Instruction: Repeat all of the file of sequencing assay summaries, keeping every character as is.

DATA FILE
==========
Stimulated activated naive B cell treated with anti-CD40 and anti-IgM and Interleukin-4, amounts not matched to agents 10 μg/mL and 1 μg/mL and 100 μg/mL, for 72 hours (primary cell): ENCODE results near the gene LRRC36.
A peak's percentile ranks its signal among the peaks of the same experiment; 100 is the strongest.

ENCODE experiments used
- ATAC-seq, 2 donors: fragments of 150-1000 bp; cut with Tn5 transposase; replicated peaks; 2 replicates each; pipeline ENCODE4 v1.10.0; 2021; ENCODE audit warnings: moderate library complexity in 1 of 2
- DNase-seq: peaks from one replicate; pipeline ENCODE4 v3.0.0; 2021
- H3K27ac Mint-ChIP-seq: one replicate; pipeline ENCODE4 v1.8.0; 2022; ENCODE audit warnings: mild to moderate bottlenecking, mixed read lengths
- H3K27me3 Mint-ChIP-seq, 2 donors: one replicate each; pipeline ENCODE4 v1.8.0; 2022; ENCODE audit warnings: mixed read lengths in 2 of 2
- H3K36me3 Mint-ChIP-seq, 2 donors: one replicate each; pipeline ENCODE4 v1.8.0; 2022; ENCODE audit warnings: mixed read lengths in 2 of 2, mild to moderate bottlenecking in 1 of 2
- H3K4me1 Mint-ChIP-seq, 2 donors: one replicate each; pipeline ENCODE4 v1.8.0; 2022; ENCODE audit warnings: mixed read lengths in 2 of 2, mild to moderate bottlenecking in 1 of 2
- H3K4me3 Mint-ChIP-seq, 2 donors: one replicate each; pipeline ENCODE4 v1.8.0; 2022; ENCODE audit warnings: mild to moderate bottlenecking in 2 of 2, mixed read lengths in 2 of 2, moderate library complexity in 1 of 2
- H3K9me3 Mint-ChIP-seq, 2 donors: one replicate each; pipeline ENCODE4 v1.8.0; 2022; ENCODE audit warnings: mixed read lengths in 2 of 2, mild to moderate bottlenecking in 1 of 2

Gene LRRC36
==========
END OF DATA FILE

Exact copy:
Stimulated activated naive B cell treated with anti-CD40 and anti-IgM and Interleukin-4, amounts not matched to agents 10 μg/mL and 1 μg/mL and 100 μg/mL, for 72 hours (primary cell): ENCODE results near the gene LRRC36.
A peak's percentile ranks its signal among the peaks of the same experiment; 100 is the strongest.

ENCODE experiments used
- ATAC-seq, 2 donors: fragments of 150-1000 bp; cut with Tn5 transposase; replicated peaks; 2 replicates each; pipeline ENCODE4 v1.10.0; 2021; ENCODE audit warnings: moderate library complexity in 1 of 2
- DNase-seq: peaks from one replicate; pipeline ENCODE4 v3.0.0; 2021
- H3K27ac Mint-ChIP-seq: one replicate; pipeline ENCODE4 v1.8.0; 2022; ENCODE audit warnings: mild to moderate bottlenecking, mixed read lengths
- H3K27me3 Mint-ChIP-seq, 2 donors: one replicate each; pipeline ENCODE4 v1.8.0; 2022; ENCODE audit warnings: mixed read lengths in 2 of 2
- H3K36me3 Mint-ChIP-seq, 2 donors: one replicate each; pipeline ENCODE4 v1.8.0; 2022; ENCODE audit warnings: mixed read lengths in 2 of 2, mild to moderate bottlenecking in 1 of 2
- H3K4me1 Mint-ChIP-seq, 2 donors: one replicate each; pipeline ENCODE4 v1.8.0; 2022; ENCODE audit warnings: mixed read lengths in 2 of 2, mild to moderate bottlenecking in 1 of 2
- H3K4me3 Mint-ChIP-seq, 2 donors: one replicate each; pipeline ENCODE4 v1.8.0; 2022; ENCODE audit warnings: mild to moderate bottlenecking in 2 of 2, mixed read lengths in 2 of 2, moderate library complexity in 1 of 2
- H3K9me3 Mint-ChIP-seq, 2 donors: one replicate each; pipeline ENCODE4 v1.8.0; 2022; ENCODE audit warnings: mixed read lengths in 2 of 2, mild to moderate bottlenecking in 1 of 2

Gene LRRC36